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Managing the Financial Supply Chain – Part 3

In Managing the Financial Supply Chain – Part 1 and Managing the Financial Supply Chain – Part 2, I reviewed the first two parts of a recent Supply Chain Management Review article titled – Managing the Financial Supply Chain by Roland Hartley-Urquhart in their online magazine.
In this concluding post of the series, I want to review Roland’s proposed solutions and recommendations for managing the financial supply chain. Roland proposes three main solutions for managing certain aspects or processes of the financial supply chain. They are:

  1. Early-Payment Programs
  2. Inventory-Ownership Solutions
  3. Virtual Consignment Financing With Assignment of Proceeds

Let’s get down into the meat of his proposed solutions:
Early-Payment Programs
As illustrated in the previous post, there can be a difference in the cost of financing operations between firms that go the outsourcing route and the third party firm that handles the outsourced operations. That rate differential is sufficient for financial insitutions to step in and offer solutions of the kind described below:

Set up as a form of reverse factoring, these arrangements enable suppliers to accept early payment of receivables in exchange for a discount. The funding was provided by financial institutions. SCF products generally originate with the buyer or importer of goods as distinct from traditional receivable financing, which typically originate with the seller (exporter) of goods.


These SCF programs are based on the operational requirements of the supply chain. They usually permit higher advance rates to vendors than traditional receivable factoring or financing and can be used to mitigate a large portion of the capital cost differentials between vendors and OEMs. Moreover, many early adopters of supply chain financing programs have improved their financial supply chain processes to allow suppliers to discount receivables earlier. Earlier discounts translate to higher returns delivered by these programs. Companies have found that the same financial supply chain process improvements that enable earlier capture of discounts help mitigate the risks and better manage the complexities of the procure-to-pay process.

Now, honestly, he lost me on this. There is only so much jargon that I can parse without letting my head get caught up in a death stall and its getting there. KISS, people, KISS. I hope that in my further reading and grasp of the financial aspects of the supply chain, the above will become clearer.
Inventory-Ownership Solutions
This solution also addresses the spread between the financing obtained by a third party vis a vis a branded retailer outsourcing its activities.

This solution provides financing at rates less than what a supplier may have to pay for working capital. This service can be an effective means of mitigating large capital-cost differentials between sellers and buyers. Further, it provides a new source of capital to suppliers at a time when they are facing greater requirements to hold inventory in transit or at vendor-managed-inventory facilities for their customers.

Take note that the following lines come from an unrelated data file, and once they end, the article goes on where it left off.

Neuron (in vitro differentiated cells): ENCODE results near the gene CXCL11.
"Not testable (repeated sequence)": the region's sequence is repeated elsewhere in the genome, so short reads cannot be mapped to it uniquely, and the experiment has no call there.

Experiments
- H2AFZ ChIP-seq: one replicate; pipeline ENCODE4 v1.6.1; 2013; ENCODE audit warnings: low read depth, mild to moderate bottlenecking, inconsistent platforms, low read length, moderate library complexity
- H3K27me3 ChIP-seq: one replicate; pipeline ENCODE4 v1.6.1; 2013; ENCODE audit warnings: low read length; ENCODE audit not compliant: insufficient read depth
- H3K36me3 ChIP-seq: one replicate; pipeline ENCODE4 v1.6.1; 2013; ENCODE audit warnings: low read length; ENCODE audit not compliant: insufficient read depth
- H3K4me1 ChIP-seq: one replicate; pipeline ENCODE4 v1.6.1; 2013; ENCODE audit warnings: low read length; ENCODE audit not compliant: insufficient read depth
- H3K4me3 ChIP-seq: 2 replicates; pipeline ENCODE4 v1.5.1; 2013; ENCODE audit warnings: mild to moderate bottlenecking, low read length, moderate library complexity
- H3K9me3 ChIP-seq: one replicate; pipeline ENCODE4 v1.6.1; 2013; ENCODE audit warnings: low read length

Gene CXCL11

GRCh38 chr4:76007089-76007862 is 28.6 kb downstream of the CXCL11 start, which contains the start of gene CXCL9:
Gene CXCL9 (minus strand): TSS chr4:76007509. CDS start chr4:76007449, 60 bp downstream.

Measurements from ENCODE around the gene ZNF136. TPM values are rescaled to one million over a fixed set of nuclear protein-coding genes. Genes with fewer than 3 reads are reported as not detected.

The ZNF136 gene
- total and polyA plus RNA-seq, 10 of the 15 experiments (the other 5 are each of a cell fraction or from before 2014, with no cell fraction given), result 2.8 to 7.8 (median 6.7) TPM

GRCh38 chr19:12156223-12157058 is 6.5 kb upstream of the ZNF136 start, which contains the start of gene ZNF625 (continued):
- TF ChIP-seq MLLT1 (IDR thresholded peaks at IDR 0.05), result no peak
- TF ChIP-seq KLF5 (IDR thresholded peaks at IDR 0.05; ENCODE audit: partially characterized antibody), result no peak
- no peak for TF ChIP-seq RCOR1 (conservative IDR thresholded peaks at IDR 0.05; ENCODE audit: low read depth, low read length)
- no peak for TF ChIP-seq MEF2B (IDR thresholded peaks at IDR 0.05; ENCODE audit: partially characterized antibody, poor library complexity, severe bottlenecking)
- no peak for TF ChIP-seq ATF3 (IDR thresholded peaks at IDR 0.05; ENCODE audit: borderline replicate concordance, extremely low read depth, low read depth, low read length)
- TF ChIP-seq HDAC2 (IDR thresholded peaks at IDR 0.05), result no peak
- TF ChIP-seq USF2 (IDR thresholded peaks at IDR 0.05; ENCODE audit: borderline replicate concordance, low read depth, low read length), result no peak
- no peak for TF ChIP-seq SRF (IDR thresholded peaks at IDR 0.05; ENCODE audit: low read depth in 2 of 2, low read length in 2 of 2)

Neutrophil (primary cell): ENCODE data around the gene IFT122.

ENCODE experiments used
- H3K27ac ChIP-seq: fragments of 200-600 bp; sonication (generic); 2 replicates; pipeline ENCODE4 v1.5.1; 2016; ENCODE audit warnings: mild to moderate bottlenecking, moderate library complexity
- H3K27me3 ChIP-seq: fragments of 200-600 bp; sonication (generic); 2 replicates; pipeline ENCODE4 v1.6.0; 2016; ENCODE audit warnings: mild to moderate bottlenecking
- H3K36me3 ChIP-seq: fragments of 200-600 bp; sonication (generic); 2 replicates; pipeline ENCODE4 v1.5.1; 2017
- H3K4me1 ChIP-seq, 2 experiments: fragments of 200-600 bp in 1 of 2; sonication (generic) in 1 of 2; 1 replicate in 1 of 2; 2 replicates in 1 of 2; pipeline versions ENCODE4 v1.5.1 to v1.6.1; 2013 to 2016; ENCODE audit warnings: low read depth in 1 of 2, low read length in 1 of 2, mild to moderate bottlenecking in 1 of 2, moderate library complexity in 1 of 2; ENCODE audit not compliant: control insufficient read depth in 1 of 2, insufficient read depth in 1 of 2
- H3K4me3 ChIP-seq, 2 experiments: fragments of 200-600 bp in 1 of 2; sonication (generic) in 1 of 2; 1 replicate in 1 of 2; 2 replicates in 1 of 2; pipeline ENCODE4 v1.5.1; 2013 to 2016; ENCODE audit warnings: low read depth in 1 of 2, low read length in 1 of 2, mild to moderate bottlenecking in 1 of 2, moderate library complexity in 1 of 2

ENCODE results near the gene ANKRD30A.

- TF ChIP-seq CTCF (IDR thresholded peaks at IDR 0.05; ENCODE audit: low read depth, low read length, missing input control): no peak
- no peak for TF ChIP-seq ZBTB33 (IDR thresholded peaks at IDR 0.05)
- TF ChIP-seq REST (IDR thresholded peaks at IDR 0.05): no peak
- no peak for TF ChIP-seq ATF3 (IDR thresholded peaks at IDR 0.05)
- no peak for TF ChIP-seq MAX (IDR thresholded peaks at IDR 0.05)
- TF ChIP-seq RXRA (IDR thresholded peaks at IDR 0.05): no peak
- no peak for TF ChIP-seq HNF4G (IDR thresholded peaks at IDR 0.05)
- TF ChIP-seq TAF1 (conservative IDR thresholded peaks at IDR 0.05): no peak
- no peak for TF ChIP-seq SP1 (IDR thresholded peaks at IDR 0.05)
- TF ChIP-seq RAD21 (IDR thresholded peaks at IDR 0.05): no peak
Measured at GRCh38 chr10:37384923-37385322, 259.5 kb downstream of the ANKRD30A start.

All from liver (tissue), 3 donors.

Virtual Consigment Financing with Assignment of Proceeds
As the heading suggests, the branded retailers are involved in financing part of the operations of the third party outsourcer.

It involves having the brand owner buy raw materials and consign or sell them to the contract manufacturer. Consignment financing creates an opportunity to consolidate and reduce unit-cost spend across commodity or component classes.

Next, Roland makes a few recommendations about how to think about supply chain financing:

  1. Adopt a formal supplier-risk-assessment process. Use this process to understand the capital costs and foreign exchange risks embedded in first cost-even if all purchases are denominated in dollars.
  2. Evaluate payment policies and systems (including chargebacks and warehouse receiving data) to mitigate Sarbanes-Oxley risks and assure that what you’re paying for is what you’ve ordered.
  3. Develop collaborative financing solutions. Earlier visibility can be leveraged to create flexibility around early-payment options for suppliers. Supplier portals can be leveraged to consolidate raw-material spend. In combination, these techniques can help you manage assignment of proceeds to reduce credit and transportation costs embedded in your first cost.
  4. Ensure that inventory-reduction programs eliminate inventory across the total supply chain.

All the above recommendations are good ones with the last one leaving a smile on my face but the fact of the matter as I see it is that more information about the financial supply chain, how to design it, what to choose etc is the need of the hour.

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Category: Supply Chain Management, Supply Chain News


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November 2006